- Hazardous Materials Operations – This course provides students with the necessary knowledge and skills to response to hazardous materials incidents. Students will learn to categorize hazardous materials, their storage and transportation; recognize the presence of hazardous materials and the likely behavior of such materials; estimate likely harmful emergency outcomes related to hazardous materials; and select appropriate action related to hazardous materials situations.
- Rescue Technician – This course is designed to provide students with the knowledge of rescue operational planning, technical rope skills, principles of rigging, patient packaging and transfer, rescue techniques for slope operations, vehicle stabilization and extrication equipment, extrication equipment and technique, passenger conveyance extrication and passenger commercial conveyance extraction principles and issues.
- Engine Co./Truck Co. Operations – Students will be able to understand the functions and responsibilities of the engine and truck companies and demonstrate the tools and equipment during simulated fire ground operations involving the attack, search and rescue, ventilation, salvage & overhaul and ladder operations.
- Pre-Engineering: Project Lead the Way (PLTW)
5102 Introduction to Engineering Design (1 Credit) This foundation course emphasizes the development of a design. Students use 3-D computer software to produce, analyze and evaluate models of projects solutions. They study the design concepts of form and function, then use state-of-the-art technology to translate conceptual design into reproducible products. This course meets the graduation requirements for one Technology Education credit.
5101 Principles of Engineering (1 Credit) This course provides an overview of engineering and engineering technology. Students develop problem-solving skills by tackling real-world engineering problems. Through theory and practical hands-on experiences, students address the emerging social and political consequences of technological change.
5103 Digital Electronics (1 Credit) This course introduces students to applied digital logic, a key element of careers in engineering and engineering technology. This course explores the smart circuits found in watches, calculators, video games and computers.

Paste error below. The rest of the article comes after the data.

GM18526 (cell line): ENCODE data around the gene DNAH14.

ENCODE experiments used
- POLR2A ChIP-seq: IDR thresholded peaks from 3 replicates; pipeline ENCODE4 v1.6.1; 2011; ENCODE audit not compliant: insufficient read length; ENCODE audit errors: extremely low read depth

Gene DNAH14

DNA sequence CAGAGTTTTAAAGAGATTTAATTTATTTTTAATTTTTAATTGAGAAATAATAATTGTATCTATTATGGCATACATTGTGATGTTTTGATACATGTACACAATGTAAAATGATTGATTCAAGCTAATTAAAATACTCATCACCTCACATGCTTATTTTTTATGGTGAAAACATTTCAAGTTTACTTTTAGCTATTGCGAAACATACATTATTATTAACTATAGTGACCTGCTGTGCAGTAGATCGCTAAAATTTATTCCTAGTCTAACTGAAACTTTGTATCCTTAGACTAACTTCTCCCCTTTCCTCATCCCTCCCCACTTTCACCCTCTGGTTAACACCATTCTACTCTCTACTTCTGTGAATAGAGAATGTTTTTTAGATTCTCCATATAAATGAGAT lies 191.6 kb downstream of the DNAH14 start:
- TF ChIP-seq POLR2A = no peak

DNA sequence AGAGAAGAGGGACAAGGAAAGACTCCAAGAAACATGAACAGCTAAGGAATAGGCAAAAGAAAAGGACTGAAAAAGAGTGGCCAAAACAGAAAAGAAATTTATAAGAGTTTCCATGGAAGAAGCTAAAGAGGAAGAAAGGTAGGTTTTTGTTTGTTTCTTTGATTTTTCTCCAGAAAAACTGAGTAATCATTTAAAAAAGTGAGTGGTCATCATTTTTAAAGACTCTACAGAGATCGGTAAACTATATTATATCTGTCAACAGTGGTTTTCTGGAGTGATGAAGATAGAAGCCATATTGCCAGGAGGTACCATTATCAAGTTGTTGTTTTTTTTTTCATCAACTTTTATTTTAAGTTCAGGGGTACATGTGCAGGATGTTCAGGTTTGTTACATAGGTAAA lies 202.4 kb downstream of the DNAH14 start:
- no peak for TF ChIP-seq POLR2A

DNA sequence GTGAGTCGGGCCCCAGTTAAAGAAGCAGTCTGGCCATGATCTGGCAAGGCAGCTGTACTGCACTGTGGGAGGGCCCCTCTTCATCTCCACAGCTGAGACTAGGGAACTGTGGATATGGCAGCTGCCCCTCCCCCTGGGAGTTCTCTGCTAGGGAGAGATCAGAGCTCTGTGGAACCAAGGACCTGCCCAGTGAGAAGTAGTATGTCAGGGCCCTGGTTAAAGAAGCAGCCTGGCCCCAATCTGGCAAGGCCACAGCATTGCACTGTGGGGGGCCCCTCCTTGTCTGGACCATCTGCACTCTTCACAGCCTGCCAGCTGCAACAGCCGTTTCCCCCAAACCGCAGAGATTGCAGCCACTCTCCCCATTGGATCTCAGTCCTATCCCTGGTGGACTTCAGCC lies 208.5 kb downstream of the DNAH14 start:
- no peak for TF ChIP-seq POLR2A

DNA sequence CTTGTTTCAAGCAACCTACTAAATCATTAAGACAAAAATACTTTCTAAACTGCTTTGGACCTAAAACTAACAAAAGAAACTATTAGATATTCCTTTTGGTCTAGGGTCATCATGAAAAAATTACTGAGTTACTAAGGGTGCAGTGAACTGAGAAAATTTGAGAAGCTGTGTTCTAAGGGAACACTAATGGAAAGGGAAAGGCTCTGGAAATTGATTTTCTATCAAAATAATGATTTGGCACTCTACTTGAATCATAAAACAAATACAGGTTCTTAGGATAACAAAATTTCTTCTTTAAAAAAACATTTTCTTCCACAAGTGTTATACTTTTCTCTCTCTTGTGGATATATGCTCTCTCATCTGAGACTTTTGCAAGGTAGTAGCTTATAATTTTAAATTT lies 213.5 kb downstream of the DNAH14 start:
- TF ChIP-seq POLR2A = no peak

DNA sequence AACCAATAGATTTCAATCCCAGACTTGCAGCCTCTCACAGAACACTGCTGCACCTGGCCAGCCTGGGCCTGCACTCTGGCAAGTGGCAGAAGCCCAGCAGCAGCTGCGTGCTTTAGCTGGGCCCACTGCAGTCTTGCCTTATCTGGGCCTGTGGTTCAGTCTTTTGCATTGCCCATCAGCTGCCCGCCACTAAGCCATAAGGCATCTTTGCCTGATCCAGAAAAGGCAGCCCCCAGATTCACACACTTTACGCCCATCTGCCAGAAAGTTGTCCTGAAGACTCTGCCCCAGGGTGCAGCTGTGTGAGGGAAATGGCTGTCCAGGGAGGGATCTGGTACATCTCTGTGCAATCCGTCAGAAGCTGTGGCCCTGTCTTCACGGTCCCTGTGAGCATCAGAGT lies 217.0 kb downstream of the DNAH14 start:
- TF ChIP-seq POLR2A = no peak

5104 Civil Engineering & Architecture (1 Credit) This course provides an overview of the fields of Civil Engineering and Architecture, while emphasizing the interrelationship and dependence of both fields on each other. Students use state of the art software to solve real world problems and communicate solutions to hands-on projects and activities.
5105 Engineering Design & Development (1 Credit) This capstone course enables students to apply what they have learned in academic and pre-engineering courses as they complete challenging, self-directed projects. Students work in teams to design and build solutions to authentic engineering problems. Each team will be responsible for delivering progress reports and making final presentations to a community review panel.
5106 PLTW Work Experience (1 Credit) Students who have successfully completed the first three courses in the Project the Way program sequence may apply for work experience. Students must have the recommendation of their PLTW instructor and one academic teacher to quality and must have completed 75 hours of Service-Learning.
- Automotive Technician (NATEF)
5067 Automotive Technology I (2 Credits) This course is designed for students interested in pursuing a career in Automotive Technology. Students will complete the Automotive Service Excellence (ASE) program areas of brakes and steering/suspension systems. Students will learn to diagnose and determine needed repairs on drum and disc brake systems and steering & suspension systems.
5068 Automotive Technology II (3 Credits) Students will complete ASE program areas of Electrical/Electronics Systems, and Engine Performance. Students will learn how to check continuity in electrical circuits using a test light and voltmeter, oscilloscope, and wiring diagrams. Students will conduct engine performance tests using an engine analyzer to determine needed repairs.
5069 Automotive Technology III – Work Experience (1 Credit) Students who have successfully completed Automotive Technology II may apply for a supervised work experience placement with a local automotive technology repair facility or dealer.
5092 AYES Summer Work Experience (1 Credit) Automotive students who have successfully met the following requirements are eligible to participate in a paid summer work experience through the National Automotive Youth Excellence Systems Program. Students must have successfully completed Automotive I, have a cumulative 80% GPA for the first three marking periods of the junior year, have a cumulative attendance of 96% during the junior year, have a letter of recommendation from the Automotive instructor and one Academic teachers. Also students must have completed 75 hours of Service Learning.